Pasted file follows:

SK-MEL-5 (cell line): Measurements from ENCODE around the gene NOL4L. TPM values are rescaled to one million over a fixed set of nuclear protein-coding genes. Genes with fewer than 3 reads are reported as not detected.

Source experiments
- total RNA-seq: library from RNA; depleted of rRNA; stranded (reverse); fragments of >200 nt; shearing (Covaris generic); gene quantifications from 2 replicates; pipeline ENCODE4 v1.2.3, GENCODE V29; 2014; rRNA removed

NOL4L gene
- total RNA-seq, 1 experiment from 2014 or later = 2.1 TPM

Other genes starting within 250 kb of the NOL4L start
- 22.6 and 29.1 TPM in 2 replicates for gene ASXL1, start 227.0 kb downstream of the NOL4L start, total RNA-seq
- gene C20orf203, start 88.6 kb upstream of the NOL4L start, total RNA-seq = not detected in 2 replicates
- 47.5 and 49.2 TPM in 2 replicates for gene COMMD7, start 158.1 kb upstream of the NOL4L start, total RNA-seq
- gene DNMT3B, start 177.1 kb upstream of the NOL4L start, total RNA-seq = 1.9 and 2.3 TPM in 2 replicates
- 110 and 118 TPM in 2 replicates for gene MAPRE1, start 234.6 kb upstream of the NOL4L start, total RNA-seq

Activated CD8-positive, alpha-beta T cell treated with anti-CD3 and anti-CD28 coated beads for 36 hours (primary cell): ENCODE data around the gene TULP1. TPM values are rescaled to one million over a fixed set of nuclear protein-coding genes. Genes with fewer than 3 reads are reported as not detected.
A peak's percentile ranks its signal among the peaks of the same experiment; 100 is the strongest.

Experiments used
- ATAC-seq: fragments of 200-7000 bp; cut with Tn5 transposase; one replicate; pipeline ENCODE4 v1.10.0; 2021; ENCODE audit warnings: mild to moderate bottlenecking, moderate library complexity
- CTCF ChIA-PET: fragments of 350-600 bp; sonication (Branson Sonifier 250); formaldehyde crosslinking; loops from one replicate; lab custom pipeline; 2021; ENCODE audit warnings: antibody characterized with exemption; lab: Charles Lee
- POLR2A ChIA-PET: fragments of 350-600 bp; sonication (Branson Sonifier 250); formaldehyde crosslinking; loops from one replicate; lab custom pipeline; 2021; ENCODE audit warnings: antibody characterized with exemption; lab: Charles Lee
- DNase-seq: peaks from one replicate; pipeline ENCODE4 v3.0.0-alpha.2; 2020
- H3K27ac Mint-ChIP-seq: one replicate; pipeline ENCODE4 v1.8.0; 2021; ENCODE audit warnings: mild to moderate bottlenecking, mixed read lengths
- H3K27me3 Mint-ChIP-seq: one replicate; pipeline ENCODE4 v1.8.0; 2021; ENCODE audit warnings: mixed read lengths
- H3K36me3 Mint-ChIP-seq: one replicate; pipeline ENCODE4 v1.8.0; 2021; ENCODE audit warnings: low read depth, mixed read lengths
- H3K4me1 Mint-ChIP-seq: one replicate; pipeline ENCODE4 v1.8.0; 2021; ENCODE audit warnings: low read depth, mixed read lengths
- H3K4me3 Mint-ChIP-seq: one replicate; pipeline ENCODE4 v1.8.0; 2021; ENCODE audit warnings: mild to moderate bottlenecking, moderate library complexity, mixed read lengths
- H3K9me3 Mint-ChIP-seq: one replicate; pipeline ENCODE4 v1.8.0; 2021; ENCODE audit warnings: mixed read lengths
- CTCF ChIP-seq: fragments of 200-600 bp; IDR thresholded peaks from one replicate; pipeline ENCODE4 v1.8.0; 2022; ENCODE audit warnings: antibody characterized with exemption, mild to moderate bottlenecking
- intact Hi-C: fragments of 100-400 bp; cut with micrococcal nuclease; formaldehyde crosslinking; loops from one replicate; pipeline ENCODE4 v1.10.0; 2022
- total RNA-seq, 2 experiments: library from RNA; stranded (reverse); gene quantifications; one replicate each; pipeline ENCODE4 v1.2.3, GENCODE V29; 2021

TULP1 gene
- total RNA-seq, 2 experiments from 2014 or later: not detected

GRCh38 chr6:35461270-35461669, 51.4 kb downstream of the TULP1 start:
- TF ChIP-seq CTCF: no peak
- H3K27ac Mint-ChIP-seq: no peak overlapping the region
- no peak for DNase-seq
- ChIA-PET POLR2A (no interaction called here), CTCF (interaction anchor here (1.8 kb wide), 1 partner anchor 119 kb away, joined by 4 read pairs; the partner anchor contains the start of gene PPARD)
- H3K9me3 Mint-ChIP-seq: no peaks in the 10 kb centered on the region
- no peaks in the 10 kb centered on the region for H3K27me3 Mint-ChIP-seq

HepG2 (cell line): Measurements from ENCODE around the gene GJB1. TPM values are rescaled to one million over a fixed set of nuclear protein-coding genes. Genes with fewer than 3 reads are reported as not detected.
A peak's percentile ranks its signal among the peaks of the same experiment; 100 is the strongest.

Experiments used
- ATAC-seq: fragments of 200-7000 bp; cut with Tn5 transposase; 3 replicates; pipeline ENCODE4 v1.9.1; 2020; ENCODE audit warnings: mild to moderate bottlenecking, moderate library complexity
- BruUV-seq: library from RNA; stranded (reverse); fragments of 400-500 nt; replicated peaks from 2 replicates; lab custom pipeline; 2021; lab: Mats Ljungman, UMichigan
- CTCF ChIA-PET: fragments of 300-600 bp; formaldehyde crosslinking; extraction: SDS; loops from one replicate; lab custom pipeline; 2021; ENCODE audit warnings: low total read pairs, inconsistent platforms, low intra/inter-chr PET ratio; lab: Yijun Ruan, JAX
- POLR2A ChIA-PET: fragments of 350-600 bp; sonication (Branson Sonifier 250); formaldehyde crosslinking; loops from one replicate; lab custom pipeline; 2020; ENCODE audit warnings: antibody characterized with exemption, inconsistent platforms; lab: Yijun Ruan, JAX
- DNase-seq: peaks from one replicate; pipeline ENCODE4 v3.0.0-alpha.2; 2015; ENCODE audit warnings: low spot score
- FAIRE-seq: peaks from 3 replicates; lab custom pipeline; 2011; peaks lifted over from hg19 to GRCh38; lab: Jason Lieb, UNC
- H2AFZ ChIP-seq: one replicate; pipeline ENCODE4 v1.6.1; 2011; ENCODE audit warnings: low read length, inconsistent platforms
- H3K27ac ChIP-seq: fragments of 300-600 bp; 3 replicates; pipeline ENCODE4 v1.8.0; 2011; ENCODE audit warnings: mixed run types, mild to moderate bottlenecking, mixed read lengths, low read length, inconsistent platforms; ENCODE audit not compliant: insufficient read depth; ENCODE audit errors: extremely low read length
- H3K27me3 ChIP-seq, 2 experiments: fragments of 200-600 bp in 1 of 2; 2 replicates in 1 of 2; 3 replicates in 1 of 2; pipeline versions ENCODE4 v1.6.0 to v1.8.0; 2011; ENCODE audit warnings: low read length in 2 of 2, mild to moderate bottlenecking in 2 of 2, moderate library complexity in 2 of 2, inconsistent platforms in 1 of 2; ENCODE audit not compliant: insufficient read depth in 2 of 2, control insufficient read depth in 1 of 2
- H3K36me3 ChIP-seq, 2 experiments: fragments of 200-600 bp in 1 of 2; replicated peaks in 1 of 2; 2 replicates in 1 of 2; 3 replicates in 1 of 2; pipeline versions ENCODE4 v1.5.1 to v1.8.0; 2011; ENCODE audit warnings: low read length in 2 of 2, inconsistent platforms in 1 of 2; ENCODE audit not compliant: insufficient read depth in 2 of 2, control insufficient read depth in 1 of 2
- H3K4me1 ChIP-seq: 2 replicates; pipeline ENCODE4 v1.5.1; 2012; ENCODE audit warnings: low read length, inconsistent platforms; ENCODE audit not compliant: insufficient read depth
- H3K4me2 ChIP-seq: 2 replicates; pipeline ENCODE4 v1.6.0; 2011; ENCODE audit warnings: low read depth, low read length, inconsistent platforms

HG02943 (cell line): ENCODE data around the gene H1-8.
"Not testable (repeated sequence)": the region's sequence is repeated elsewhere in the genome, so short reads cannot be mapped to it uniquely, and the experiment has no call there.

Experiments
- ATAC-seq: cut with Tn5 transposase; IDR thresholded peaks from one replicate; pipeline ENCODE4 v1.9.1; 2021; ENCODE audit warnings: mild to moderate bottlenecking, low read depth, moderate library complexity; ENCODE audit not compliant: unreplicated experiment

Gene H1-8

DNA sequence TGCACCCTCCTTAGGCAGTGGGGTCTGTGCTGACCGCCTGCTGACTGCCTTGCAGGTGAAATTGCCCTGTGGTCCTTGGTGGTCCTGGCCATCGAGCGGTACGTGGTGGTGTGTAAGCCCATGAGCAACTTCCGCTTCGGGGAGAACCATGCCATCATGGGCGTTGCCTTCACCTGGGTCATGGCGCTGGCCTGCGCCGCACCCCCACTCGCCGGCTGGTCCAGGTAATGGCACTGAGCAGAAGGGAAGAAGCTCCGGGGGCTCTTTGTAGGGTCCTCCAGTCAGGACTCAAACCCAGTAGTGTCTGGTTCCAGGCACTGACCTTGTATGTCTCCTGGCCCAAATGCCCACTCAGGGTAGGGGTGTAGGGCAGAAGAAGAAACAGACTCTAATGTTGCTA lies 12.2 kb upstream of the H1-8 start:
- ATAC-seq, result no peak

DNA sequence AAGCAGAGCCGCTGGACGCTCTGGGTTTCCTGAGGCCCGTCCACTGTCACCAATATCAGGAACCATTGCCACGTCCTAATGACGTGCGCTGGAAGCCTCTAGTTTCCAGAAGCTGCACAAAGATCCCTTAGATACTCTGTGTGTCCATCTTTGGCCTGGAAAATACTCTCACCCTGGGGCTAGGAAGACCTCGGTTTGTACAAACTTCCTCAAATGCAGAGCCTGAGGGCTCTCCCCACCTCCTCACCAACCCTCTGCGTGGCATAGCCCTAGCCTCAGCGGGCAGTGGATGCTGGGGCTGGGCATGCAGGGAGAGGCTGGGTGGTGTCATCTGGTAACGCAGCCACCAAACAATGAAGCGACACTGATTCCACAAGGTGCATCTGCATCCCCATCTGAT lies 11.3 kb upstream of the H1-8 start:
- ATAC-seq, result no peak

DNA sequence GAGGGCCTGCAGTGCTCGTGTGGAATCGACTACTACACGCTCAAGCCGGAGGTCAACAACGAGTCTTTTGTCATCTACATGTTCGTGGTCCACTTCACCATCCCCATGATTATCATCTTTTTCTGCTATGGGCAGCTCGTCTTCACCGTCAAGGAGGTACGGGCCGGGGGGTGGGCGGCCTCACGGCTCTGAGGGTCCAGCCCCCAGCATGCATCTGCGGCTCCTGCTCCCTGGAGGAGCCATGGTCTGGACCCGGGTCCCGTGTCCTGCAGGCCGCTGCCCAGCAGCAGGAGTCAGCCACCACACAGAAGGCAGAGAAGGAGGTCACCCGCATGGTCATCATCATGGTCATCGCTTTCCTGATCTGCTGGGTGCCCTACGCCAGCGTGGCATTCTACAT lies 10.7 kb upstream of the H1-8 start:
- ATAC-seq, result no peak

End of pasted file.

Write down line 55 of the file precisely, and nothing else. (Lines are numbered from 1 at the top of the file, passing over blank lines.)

- ATAC-seq: cut with Tn5 transposase; IDR thresholded peaks from one replicate; pipeline ENCODE4 v1.9.1; 2021; ENCODE audit warnings: mild to moderate bottlenecking, low read depth, moderate library complexity; ENCODE audit not compliant: unreplicated experiment